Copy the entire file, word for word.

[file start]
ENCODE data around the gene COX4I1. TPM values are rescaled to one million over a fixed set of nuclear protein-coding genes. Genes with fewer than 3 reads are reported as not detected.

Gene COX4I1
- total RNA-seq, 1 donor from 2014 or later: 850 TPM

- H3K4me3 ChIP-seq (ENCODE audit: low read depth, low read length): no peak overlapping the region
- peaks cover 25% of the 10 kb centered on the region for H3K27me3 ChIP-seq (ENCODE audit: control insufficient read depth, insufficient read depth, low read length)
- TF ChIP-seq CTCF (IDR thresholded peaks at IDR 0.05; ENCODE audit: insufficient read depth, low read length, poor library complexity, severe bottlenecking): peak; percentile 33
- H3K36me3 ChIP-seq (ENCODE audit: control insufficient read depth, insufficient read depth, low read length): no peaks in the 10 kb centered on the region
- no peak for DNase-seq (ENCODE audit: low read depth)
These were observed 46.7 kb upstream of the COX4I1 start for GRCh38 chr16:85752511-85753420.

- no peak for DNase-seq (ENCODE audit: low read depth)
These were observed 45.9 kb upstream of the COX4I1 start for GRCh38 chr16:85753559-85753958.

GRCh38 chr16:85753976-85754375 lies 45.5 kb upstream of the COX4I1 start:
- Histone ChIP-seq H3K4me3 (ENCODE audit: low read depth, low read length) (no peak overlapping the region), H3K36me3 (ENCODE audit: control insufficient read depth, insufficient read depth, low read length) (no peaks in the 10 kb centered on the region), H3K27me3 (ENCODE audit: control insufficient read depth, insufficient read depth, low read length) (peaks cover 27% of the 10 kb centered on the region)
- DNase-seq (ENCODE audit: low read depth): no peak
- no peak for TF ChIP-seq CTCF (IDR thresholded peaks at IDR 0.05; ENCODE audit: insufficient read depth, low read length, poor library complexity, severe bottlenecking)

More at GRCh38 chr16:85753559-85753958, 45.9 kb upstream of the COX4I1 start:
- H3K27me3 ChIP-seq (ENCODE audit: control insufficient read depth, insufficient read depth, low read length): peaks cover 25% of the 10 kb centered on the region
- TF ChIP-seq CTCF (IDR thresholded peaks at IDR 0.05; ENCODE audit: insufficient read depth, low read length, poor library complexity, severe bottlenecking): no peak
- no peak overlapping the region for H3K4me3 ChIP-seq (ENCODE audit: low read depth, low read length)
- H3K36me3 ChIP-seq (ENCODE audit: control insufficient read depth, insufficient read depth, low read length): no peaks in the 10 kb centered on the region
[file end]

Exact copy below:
ENCODE data around the gene COX4I1. TPM values are rescaled to one million over a fixed set of nuclear protein-coding genes. Genes with fewer than 3 reads are reported as not detected.

Gene COX4I1
- total RNA-seq, 1 donor from 2014 or later: 850 TPM

- H3K4me3 ChIP-seq (ENCODE audit: low read depth, low read length): no peak overlapping the region
- peaks cover 25% of the 10 kb centered on the region for H3K27me3 ChIP-seq (ENCODE audit: control insufficient read depth, insufficient read depth, low read length)
- TF ChIP-seq CTCF (IDR thresholded peaks at IDR 0.05; ENCODE audit: insufficient read depth, low read length, poor library complexity, severe bottlenecking): peak; percentile 33
- H3K36me3 ChIP-seq (ENCODE audit: control insufficient read depth, insufficient read depth, low read length): no peaks in the 10 kb centered on the region
- no peak for DNase-seq (ENCODE audit: low read depth)
These were observed 46.7 kb upstream of the COX4I1 start for GRCh38 chr16:85752511-85753420.

- no peak for DNase-seq (ENCODE audit: low read depth)
These were observed 45.9 kb upstream of the COX4I1 start for GRCh38 chr16:85753559-85753958.

GRCh38 chr16:85753976-85754375 lies 45.5 kb upstream of the COX4I1 start:
- Histone ChIP-seq H3K4me3 (ENCODE audit: low read depth, low read length) (no peak overlapping the region), H3K36me3 (ENCODE audit: control insufficient read depth, insufficient read depth, low read length) (no peaks in the 10 kb centered on the region), H3K27me3 (ENCODE audit: control insufficient read depth, insufficient read depth, low read length) (peaks cover 27% of the 10 kb centered on the region)
- DNase-seq (ENCODE audit: low read depth): no peak
- no peak for TF ChIP-seq CTCF (IDR thresholded peaks at IDR 0.05; ENCODE audit: insufficient read depth, low read length, poor library complexity, severe bottlenecking)

More at GRCh38 chr16:85753559-85753958, 45.9 kb upstream of the COX4I1 start:
- H3K27me3 ChIP-seq (ENCODE audit: control insufficient read depth, insufficient read depth, low read length): peaks cover 25% of the 10 kb centered on the region
- TF ChIP-seq CTCF (IDR thresholded peaks at IDR 0.05; ENCODE audit: insufficient read depth, low read length, poor library complexity, severe bottlenecking): no peak
- no peak overlapping the region for H3K4me3 ChIP-seq (ENCODE audit: low read depth, low read length)
- H3K36me3 ChIP-seq (ENCODE audit: control insufficient read depth, insufficient read depth, low read length): no peaks in the 10 kb centered on the region